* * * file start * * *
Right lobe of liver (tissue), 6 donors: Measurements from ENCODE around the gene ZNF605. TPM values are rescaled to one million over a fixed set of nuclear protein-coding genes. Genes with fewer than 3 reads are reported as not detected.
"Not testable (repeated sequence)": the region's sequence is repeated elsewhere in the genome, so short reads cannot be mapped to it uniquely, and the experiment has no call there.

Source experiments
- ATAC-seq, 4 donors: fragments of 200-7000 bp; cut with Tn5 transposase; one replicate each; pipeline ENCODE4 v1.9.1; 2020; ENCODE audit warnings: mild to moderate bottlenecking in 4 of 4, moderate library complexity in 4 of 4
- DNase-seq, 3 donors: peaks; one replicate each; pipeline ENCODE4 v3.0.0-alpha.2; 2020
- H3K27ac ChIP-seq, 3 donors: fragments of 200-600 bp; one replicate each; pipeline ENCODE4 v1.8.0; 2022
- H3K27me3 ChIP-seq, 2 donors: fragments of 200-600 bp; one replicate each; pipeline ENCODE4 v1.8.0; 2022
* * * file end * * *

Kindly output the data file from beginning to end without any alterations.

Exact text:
Right lobe of liver (tissue), 6 donors: Measurements from ENCODE around the gene ZNF605. TPM values are rescaled to one million over a fixed set of nuclear protein-coding genes. Genes with fewer than 3 reads are reported as not detected.
"Not testable (repeated sequence)": the region's sequence is repeated elsewhere in the genome, so short reads cannot be mapped to it uniquely, and the experiment has no call there.

Source experiments
- ATAC-seq, 4 donors: fragments of 200-7000 bp; cut with Tn5 transposase; one replicate each; pipeline ENCODE4 v1.9.1; 2020; ENCODE audit warnings: mild to moderate bottlenecking in 4 of 4, moderate library complexity in 4 of 4
- DNase-seq, 3 donors: peaks; one replicate each; pipeline ENCODE4 v3.0.0-alpha.2; 2020
- H3K27ac ChIP-seq, 3 donors: fragments of 200-600 bp; one replicate each; pipeline ENCODE4 v1.8.0; 2022
- H3K27me3 ChIP-seq, 2 donors: fragments of 200-600 bp; one replicate each; pipeline ENCODE4 v1.8.0; 2022